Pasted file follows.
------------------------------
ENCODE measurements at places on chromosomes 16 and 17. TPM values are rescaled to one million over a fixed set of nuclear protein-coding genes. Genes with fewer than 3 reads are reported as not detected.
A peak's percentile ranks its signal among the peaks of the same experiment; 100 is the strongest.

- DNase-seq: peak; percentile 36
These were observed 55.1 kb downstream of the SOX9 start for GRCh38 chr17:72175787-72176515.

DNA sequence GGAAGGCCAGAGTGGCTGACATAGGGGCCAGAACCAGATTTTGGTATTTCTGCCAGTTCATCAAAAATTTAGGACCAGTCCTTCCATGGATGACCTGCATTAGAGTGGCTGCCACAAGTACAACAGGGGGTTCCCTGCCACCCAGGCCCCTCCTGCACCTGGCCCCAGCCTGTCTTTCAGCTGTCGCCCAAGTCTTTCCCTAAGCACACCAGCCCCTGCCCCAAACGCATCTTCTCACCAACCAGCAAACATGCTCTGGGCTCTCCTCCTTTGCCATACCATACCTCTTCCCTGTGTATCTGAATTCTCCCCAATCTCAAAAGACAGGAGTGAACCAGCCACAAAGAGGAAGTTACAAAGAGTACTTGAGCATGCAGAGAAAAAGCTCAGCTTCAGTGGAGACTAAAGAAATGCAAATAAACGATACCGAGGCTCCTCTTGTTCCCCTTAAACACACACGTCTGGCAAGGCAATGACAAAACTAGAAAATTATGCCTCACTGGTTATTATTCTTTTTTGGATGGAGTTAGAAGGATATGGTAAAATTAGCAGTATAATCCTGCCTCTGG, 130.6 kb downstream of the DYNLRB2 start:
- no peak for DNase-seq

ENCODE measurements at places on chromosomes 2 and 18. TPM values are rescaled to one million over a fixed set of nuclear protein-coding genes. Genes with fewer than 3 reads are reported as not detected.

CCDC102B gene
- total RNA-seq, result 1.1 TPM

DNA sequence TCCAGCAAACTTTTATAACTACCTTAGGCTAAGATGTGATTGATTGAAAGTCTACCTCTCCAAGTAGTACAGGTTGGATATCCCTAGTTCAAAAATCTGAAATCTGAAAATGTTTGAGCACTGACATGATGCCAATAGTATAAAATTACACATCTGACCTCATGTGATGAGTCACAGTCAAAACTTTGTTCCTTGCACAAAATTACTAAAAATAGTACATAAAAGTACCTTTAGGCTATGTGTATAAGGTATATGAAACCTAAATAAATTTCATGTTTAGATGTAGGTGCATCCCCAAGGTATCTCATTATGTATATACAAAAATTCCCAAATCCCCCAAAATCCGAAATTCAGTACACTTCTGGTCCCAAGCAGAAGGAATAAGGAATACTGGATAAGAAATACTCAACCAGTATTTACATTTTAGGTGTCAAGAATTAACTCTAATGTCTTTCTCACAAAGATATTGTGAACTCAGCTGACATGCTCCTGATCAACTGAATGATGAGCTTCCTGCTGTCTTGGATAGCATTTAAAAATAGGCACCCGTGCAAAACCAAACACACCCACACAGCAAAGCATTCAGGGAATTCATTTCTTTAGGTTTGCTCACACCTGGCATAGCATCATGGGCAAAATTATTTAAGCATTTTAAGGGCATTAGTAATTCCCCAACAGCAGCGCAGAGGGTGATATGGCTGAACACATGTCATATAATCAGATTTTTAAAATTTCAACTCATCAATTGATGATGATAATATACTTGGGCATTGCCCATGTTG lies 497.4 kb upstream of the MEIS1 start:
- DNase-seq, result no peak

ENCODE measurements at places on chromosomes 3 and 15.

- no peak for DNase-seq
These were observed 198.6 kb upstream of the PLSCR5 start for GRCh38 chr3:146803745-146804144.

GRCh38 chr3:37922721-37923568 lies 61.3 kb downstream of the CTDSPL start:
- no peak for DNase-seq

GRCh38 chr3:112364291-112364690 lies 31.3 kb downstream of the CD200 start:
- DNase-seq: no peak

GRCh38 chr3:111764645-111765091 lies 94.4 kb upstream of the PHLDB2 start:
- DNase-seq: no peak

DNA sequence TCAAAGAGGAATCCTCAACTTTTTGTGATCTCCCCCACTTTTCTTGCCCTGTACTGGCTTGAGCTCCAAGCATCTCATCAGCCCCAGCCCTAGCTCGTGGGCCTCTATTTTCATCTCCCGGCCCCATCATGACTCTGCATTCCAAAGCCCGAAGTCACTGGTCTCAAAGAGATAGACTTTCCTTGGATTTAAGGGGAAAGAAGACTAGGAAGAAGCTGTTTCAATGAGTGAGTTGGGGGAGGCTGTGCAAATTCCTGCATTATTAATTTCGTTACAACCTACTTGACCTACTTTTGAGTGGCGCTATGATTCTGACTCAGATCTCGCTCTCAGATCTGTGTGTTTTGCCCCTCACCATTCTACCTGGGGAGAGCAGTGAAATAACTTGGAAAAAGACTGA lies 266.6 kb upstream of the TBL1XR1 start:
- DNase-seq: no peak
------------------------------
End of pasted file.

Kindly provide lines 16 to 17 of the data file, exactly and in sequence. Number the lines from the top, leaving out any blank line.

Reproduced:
- no peak for DNase-seq

GRCh38 chr3:112364291-112364690 lies 31.3 kb downstream of the CD200 start: